It’s time for Oregon to stop hogging all the attention.
Washington State is like that annoying kid in your high school class who was captain of the soccer team, valedictorian, and also interning at the local newspaper—how can she be so good at so many things?
The state’s most established wine appellations—Walla Walla Valley and Columbia Valley—are in the southern part of the state (a lot of Washington wine country is Almost Oregon, I learned when I visited.) But they can be a bit confusing for wine lovers, since there’s no obvious go-to varietals like Cabernet is for Napa and Pinot Noir is for Oregon.
Given that July and August are the premier months to visit Seattle (a brief reprieve from rain!), where a lot of Washington wine trips start, it’s good to check in on some of the many summertime-appropriate wines that the state excels at.
Waitsburg Cellars “The Aromatics” Chevray 2012
I had never heard of Waitsburg Cellars until the winery’s “The Aromatics” Chevray 2012 ($18) showed up on my doorstep, and boy is it good. Made from old-vine Chenin Blanc, this wine has a big frame but it’s not ungainly, with tons of concentrated peach, pear, and apricot flavors. For those who love Savennières from the Loire, this Washington version will be a favorite from here on out.
Maryhill Viognier Columbia Valley 2014
The Maryhill Viognier Columbia Valley 2014 ($16) is also a bold, peachy statement, but from a grape already known for its forward, blowsy charms. There’s an off-dry sweetness here, but just the right amount. Also tasty is the winery’s drier, more ethereal 2012 Aurelia ($20), a blend of white Rhône grapes that took me a minute to really appreciate. It opens up nicely in the glass.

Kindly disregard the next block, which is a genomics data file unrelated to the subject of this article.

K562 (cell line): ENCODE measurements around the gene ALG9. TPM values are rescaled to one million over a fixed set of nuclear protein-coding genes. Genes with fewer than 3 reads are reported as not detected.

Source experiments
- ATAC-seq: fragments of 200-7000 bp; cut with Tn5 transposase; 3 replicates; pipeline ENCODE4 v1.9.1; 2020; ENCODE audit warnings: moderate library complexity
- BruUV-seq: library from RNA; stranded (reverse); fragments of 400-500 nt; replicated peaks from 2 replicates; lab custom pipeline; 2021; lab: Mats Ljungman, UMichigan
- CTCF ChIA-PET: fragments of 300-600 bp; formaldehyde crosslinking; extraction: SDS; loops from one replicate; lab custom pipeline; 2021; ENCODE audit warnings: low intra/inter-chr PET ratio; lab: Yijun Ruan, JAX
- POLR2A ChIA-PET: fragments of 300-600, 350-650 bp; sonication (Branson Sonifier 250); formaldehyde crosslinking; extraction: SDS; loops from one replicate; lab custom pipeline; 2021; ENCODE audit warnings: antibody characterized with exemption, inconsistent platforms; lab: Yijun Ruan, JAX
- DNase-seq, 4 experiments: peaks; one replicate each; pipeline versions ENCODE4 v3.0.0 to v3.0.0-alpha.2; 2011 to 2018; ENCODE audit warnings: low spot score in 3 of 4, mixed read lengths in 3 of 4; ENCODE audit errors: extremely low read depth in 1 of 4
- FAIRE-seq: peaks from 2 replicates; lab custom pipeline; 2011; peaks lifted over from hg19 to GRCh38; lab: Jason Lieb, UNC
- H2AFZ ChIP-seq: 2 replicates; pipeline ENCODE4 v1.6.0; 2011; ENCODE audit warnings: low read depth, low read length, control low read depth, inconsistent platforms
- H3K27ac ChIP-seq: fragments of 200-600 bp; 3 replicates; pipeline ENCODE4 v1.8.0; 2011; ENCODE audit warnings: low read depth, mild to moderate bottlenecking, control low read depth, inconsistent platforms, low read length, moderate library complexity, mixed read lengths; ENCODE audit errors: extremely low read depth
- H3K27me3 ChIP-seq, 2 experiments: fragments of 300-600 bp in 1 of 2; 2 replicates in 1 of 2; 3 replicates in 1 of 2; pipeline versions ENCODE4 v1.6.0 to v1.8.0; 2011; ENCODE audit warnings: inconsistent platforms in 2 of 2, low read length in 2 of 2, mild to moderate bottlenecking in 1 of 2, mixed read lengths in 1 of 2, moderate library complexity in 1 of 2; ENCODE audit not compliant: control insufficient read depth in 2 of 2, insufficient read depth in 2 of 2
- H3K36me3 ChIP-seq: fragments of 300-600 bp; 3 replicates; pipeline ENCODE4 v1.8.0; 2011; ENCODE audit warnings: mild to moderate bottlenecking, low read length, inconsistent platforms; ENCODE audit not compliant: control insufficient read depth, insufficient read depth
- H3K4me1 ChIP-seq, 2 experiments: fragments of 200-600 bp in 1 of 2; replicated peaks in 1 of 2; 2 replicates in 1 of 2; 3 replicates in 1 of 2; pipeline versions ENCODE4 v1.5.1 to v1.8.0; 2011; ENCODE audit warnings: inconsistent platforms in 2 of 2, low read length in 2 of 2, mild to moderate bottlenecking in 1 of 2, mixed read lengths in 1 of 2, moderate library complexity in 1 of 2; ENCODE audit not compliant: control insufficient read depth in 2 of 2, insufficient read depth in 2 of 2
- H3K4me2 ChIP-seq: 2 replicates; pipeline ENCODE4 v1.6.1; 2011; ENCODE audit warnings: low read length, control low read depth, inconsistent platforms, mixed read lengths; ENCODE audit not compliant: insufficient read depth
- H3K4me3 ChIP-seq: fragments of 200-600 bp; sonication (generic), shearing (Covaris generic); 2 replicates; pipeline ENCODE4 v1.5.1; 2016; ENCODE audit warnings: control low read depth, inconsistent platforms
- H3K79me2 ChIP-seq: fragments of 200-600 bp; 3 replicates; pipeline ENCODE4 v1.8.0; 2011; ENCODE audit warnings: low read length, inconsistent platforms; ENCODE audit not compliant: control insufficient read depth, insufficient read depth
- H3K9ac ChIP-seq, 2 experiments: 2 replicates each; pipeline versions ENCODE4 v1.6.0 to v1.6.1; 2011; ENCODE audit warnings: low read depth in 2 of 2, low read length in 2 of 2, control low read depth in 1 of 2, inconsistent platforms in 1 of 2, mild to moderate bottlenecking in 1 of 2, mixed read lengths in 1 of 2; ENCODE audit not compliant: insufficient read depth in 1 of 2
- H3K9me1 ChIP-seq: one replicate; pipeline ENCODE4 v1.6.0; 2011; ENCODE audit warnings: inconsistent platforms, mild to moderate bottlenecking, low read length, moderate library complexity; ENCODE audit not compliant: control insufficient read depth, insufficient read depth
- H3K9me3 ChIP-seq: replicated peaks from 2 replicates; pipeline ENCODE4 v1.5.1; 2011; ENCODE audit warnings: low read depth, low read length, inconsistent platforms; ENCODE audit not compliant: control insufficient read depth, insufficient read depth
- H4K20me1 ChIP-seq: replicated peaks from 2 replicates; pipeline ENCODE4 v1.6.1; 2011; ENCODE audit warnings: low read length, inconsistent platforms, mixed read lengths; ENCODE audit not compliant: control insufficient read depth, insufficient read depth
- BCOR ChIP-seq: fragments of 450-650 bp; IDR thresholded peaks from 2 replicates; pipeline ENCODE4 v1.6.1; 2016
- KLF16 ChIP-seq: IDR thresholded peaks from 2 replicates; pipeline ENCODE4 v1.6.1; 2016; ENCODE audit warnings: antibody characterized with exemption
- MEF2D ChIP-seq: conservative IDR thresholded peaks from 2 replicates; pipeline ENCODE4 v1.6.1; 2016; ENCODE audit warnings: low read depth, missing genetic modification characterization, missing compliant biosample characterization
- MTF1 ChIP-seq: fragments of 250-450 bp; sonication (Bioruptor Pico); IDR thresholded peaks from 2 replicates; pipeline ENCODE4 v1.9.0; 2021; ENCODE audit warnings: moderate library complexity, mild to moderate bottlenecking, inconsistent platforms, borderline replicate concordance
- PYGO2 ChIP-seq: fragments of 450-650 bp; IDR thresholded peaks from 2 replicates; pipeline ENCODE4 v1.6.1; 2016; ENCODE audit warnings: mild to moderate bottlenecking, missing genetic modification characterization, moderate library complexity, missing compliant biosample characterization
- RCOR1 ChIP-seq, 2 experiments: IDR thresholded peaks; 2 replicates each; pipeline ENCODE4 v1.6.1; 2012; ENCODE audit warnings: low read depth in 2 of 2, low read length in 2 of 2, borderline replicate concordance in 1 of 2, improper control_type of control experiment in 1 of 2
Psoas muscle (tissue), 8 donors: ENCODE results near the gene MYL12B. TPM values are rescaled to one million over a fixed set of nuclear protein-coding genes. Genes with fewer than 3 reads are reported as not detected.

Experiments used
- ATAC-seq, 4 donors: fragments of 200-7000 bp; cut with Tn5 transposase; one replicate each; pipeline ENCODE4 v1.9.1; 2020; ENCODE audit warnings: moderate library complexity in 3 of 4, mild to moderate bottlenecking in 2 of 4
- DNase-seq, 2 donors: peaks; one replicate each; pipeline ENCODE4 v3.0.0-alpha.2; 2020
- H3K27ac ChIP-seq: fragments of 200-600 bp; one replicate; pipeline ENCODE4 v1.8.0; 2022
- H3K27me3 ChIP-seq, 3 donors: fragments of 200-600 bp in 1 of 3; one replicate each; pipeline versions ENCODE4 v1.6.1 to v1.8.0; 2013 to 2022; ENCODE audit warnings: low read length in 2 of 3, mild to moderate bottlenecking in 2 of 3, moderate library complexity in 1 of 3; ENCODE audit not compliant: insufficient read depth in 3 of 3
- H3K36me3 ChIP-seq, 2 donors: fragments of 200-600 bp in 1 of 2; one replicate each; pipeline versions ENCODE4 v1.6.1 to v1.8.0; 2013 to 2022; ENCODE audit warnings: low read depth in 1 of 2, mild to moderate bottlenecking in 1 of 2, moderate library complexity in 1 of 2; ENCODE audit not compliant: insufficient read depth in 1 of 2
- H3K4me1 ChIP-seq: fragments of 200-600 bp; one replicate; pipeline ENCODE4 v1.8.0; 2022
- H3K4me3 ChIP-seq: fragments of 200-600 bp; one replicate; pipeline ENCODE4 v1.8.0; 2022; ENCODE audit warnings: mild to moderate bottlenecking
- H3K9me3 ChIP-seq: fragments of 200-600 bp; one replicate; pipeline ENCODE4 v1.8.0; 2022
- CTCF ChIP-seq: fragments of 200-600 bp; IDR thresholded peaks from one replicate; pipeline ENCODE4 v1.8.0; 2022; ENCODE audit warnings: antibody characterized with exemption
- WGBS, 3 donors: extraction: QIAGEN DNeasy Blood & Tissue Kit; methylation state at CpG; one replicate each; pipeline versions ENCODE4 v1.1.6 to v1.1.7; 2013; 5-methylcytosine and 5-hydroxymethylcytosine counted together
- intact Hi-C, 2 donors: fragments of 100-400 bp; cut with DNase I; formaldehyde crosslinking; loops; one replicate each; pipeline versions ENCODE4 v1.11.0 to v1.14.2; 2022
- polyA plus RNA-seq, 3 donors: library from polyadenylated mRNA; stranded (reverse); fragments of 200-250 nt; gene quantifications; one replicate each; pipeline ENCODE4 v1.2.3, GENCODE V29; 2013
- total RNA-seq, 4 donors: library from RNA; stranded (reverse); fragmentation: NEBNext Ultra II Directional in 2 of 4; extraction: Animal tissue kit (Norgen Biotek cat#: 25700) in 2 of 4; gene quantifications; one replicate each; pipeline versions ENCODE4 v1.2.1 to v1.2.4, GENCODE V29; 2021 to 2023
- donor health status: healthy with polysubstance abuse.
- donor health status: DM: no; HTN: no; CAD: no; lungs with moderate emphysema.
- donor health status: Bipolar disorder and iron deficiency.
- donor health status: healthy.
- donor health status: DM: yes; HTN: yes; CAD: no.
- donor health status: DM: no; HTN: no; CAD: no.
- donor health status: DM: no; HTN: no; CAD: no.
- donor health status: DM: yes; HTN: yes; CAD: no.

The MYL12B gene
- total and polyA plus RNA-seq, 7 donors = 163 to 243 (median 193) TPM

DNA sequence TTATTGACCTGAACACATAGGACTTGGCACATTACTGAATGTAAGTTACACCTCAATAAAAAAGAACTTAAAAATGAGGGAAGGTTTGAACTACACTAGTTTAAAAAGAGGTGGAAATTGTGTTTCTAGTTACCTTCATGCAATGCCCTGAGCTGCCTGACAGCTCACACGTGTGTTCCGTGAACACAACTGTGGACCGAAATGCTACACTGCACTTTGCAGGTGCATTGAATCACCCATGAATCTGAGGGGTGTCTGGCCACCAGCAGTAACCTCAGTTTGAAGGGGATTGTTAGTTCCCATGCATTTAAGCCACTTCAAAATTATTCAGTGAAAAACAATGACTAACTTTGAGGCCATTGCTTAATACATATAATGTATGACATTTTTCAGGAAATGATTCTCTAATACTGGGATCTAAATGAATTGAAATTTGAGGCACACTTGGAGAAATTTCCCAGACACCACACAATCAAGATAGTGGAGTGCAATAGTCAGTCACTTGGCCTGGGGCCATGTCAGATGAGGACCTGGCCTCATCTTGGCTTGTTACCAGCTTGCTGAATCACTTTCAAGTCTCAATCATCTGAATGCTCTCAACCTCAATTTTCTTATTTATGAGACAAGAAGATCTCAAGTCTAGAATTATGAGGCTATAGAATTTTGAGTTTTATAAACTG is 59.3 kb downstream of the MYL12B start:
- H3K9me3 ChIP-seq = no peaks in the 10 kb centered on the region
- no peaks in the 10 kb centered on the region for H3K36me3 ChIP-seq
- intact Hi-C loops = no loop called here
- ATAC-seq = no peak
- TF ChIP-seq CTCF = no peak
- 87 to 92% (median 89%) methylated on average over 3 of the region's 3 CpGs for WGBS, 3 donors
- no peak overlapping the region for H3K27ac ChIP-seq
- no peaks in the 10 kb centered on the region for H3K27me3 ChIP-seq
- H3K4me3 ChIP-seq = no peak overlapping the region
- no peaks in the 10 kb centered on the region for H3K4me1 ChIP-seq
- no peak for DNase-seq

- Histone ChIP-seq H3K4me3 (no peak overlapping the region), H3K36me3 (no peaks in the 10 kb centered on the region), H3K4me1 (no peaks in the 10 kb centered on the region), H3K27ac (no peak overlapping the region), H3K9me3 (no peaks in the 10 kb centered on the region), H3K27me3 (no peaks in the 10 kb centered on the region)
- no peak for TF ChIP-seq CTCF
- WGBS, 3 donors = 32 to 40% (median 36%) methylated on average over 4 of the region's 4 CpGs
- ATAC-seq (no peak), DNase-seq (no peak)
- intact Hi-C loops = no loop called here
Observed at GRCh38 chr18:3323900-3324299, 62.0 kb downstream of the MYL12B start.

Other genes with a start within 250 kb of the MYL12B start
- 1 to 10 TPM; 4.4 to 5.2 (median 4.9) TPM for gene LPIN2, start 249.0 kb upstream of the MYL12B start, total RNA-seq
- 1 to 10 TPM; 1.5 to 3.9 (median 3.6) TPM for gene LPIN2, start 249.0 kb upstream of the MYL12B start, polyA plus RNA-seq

Charles Smith Charles & Charles Rosé 2014
Charles Smith is the state’s largest independent winemaker and he makes a huge range of wines, most of them quite good. His Charles & Charles Rosé 2014 ($13) is an incredible value, a Syrah-blend bottling that I can only describe as electric-salmon colored. It’s stuffed with a variety of berry flavors and a hint of watermelon, generous with its fruit but not to a fault. It goes with...anything.
Chateau Ste. Michelle Dry Riesling Columbia Valley 2013
Chateau Ste. Michelle, one of the dominant players in the state, comes through on a regular basis with great value wines, and their Dry Riesling Columbia Valley 2013 ($10) is my current favorite. It’s a very soft version of Riesling, a grape that gets a lot of attention in Washington, and a subtle introduction to its pleasures, with just a hint of the “petrol” nose it’s famous for. Lovely apricot flavors, too.
The fact that all these wines are $20 and under should be reason for you to Think Washington all this month, and beyond.